You'd be surprised how many of those things you list that churches supposedly spend their money on are actually done by members at no charge to the church. Jinx McHue 16:32, 5 October 2009 (EDT)
Additionally, expensive projects such as remodeling and additions are typically paid for by church members above and beyond their usual tithing. For example, my church paved their parking a while back and members pledged to pay for it with donations specifically for the project. (And lo and behold, God blessed our faithful giving through the state generously compensating the church for major roadwork being done nearby.) You see, if you actually researched the issue, most churches have specific rules for what can and cannot be done with tithes and some churches (like mine) even allow members to have control over what tithes are used for. Jinx McHue 16:52, 5 October 2009 (EDT)
User:Efloean, I would suggest comparing the giving per capita of Norway atheists vs. Norway Christians. Apples to apples comparison in other words. Conservative 22:38, 1 October 2011 (EDT)


Hey, I was just link-surfing and I came upon this page. I noticed the picture of two un-named (presumably poor) children. In my personal opinion, the photo has very little to do with the article. The article concerns atheists, not poor people. Perhaps a different photo would be better? Luminite2 22:47, 9 April 2009 (EDT)

I don't see your suggestion being taken up since charity is directed towards poor people. Conservative 20:39, 1 October 2011 (EDT)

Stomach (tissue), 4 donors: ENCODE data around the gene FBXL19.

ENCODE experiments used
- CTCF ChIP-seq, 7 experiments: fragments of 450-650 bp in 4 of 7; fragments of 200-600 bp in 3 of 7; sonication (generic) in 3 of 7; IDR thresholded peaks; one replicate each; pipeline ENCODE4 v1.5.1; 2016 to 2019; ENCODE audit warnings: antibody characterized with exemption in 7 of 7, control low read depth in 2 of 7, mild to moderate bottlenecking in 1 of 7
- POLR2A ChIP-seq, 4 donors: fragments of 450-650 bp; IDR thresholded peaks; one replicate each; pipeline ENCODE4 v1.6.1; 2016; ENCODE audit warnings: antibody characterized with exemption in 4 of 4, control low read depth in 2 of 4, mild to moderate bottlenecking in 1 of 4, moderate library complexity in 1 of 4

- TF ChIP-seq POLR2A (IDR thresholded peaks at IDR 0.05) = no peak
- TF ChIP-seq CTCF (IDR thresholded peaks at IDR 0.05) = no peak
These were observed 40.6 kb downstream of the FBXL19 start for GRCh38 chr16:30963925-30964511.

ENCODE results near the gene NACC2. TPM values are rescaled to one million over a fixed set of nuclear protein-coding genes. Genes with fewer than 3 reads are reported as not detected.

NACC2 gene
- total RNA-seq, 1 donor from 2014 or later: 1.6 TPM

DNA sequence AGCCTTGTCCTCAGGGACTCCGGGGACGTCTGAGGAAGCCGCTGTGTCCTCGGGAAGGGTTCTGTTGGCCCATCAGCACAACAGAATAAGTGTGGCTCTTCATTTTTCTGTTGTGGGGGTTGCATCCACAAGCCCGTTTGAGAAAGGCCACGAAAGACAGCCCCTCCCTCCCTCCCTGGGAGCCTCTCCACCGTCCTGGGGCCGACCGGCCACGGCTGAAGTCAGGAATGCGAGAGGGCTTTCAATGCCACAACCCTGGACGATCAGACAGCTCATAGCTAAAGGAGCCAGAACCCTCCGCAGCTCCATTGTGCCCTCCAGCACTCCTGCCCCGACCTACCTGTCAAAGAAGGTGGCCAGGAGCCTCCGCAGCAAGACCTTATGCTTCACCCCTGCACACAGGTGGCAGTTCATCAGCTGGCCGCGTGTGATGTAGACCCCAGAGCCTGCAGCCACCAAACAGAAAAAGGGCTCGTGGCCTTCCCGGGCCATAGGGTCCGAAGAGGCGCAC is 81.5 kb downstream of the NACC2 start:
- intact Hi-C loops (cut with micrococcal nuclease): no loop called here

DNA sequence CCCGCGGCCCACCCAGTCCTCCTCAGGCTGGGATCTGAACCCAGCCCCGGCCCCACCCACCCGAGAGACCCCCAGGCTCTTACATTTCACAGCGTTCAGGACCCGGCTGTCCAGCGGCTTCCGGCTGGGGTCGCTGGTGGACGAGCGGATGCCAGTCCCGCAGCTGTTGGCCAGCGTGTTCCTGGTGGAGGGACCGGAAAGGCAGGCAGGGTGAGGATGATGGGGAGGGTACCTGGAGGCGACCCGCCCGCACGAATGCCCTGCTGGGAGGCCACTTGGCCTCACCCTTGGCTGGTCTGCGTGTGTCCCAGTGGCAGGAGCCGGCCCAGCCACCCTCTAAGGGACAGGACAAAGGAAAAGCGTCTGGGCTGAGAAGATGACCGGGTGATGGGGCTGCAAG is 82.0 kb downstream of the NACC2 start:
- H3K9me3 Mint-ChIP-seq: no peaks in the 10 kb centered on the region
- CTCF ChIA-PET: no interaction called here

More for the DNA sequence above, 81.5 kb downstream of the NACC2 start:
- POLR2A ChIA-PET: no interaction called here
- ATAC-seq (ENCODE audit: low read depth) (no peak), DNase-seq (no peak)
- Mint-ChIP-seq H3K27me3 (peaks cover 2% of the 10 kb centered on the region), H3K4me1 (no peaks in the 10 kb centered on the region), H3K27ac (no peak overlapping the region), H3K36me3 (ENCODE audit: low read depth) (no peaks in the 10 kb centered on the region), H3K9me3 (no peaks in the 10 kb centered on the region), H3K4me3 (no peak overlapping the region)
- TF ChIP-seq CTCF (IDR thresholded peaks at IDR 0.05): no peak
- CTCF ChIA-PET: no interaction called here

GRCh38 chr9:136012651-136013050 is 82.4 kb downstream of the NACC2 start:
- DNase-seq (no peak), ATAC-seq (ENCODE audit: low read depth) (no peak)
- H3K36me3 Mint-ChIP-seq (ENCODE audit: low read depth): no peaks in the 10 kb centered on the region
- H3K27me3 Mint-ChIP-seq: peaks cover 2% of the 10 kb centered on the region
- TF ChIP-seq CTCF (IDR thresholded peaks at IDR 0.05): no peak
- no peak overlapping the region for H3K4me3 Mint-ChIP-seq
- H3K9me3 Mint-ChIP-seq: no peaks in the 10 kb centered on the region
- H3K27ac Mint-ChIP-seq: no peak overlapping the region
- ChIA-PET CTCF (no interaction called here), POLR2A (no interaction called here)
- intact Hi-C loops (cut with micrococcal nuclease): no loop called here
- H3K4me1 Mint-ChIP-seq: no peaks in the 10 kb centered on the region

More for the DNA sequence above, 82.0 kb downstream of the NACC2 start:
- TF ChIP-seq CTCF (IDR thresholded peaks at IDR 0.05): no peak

I picked a better picture. Thanks for your input. Conservative 03:03, 19 July 2015 (EDT)

New Content

I wanted to add some new content to the body of the article and some external links about both sides of the atheism and charity issue, but it seems to be locked. Here are some relevant sources:

Charity Fraud

Examples of fraud by non-religious charities:

Atheism and Charity

Atheist charity organizations/initiatives:

--AaronT 00:06, 4 October 2011 (EDT)

Is Melinda Gates an atheist? I don't believe she is. Isn't she a liberal Catholic? Also, was Bill Gates an atheist or an agnostic? Did Bill Gates convert to liberal Protestantism? Please provide further clarification on this issue such as recent statements about his worldview from Bill Gates plus address the Melinda Gates issue. Conservative 00:12, 4 October 2011 (EDT)
Good point, the Bill and Melinda Gates Foundation probably shouldn't be considered an atheist charitable organization. I know Bill Gates has in the past expressed views that seem Agnostic at best [1] (of course Agnosticism is not the same thing as Atheism), maybe you know more about his religious views than I do. And Melinda is a Catholic according to many sources on the internet. But don't the other sources listed above have merit? --AaronT 00:33, 4 October 2011 (EDT)